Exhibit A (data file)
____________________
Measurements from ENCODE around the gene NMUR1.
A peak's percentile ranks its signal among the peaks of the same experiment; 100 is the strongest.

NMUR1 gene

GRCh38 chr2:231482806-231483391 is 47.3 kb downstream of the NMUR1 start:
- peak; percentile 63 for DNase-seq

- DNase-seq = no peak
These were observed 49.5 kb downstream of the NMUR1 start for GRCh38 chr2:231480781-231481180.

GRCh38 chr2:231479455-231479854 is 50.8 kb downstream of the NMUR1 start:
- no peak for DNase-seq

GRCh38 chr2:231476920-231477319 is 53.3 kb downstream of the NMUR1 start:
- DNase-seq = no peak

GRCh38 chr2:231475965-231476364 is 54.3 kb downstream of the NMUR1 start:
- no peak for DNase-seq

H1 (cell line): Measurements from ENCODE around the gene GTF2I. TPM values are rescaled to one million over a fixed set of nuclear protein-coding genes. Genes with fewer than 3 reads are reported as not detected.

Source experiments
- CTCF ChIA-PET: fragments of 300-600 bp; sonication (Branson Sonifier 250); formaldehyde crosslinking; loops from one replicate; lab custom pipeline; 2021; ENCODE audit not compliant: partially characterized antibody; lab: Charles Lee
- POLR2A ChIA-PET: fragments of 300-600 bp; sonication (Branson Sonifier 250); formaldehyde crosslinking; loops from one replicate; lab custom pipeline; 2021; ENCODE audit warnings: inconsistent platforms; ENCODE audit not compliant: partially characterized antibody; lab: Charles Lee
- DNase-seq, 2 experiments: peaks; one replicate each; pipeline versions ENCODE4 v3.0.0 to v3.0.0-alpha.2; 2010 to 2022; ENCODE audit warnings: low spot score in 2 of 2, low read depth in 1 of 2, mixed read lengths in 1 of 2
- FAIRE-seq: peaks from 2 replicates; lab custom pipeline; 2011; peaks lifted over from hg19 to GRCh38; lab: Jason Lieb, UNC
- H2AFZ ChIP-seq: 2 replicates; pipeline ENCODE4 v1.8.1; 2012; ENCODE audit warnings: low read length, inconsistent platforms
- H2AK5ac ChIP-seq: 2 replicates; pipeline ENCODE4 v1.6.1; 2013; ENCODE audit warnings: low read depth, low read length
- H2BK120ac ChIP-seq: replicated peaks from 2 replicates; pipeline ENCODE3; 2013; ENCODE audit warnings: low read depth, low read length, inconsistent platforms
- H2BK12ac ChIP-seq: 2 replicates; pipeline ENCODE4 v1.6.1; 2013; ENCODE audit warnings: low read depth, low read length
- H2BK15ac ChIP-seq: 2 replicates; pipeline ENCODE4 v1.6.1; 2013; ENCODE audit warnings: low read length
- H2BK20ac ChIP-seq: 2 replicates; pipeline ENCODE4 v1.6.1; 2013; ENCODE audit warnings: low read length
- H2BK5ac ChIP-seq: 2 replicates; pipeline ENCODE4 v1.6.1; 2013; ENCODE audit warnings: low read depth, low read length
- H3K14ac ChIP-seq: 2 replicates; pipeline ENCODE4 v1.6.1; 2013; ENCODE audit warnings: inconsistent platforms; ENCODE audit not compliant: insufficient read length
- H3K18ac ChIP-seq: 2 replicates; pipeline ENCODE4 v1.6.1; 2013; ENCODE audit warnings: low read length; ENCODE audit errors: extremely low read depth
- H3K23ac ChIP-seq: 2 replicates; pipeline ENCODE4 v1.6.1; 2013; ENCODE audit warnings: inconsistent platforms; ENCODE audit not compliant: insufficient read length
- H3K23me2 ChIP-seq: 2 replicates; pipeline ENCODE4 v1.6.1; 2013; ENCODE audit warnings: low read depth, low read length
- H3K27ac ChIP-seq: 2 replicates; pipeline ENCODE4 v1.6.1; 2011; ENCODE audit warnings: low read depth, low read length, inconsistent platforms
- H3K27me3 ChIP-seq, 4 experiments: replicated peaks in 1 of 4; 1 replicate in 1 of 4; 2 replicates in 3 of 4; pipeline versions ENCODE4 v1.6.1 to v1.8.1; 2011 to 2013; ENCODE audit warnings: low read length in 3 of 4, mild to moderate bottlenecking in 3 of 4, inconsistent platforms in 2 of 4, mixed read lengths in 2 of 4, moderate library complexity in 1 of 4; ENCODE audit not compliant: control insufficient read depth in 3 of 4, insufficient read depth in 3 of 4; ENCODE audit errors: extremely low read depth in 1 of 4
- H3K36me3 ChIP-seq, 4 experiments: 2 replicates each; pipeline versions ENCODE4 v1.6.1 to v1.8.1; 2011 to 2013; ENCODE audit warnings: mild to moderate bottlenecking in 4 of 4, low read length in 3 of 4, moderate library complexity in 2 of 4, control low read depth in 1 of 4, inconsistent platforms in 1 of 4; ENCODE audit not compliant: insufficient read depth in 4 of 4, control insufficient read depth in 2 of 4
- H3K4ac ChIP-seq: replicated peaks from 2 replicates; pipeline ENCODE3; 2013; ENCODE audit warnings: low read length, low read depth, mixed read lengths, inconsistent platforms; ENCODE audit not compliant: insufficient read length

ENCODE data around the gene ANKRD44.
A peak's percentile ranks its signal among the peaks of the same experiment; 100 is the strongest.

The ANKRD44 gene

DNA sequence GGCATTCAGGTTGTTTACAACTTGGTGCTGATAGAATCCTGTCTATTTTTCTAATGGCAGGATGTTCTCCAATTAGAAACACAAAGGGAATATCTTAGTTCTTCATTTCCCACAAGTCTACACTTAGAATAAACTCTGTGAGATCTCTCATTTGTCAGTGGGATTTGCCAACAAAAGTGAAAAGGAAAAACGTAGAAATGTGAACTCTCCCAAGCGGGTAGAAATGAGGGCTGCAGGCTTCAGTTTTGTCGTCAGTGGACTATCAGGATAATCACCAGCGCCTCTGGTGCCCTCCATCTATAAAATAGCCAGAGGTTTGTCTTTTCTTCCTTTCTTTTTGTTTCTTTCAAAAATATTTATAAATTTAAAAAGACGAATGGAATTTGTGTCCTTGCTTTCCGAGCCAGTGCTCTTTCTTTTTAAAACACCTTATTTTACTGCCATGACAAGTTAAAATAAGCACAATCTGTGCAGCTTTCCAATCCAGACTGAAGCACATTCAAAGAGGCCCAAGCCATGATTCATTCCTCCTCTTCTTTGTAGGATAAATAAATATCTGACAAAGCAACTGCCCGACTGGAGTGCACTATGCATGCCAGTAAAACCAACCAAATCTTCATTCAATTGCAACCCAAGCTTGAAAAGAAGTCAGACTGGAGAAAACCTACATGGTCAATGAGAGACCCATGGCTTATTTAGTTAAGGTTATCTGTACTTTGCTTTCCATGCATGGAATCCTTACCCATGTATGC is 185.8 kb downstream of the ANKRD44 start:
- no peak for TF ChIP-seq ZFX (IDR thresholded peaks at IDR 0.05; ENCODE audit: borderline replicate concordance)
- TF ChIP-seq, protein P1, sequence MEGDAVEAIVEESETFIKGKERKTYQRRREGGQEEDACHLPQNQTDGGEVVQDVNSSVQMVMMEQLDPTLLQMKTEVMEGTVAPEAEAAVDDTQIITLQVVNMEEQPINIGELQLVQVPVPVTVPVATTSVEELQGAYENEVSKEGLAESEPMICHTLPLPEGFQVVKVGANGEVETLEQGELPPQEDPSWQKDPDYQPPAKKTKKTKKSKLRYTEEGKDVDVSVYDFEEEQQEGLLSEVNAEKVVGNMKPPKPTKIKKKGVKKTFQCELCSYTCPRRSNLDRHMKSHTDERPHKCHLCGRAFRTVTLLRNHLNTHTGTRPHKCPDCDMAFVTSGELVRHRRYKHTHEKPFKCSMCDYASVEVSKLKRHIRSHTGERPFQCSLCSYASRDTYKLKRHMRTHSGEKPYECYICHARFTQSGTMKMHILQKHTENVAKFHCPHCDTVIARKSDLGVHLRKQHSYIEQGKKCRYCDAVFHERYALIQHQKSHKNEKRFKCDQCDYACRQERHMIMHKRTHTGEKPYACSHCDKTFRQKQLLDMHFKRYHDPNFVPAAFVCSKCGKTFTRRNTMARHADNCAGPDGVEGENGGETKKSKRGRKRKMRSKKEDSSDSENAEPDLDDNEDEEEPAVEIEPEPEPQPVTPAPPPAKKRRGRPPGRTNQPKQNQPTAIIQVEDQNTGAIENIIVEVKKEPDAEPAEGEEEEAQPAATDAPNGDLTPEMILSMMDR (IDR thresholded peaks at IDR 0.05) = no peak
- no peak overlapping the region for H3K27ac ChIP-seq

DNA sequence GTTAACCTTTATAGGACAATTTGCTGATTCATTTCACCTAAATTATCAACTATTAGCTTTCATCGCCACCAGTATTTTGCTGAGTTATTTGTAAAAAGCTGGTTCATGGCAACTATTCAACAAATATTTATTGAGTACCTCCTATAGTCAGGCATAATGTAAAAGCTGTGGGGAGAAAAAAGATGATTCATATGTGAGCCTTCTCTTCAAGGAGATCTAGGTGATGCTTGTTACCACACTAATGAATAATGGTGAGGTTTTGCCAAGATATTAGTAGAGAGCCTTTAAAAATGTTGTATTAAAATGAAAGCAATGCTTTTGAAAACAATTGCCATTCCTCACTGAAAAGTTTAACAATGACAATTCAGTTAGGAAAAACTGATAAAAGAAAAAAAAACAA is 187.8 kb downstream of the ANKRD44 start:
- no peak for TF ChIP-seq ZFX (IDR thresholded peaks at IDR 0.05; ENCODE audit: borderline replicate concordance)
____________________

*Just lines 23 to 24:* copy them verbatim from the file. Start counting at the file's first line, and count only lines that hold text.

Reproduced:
- H2BK12ac ChIP-seq: 2 replicates; pipeline ENCODE4 v1.6.1; 2013; ENCODE audit warnings: low read depth, low read length
- H2BK15ac ChIP-seq: 2 replicates; pipeline ENCODE4 v1.6.1; 2013; ENCODE audit warnings: low read length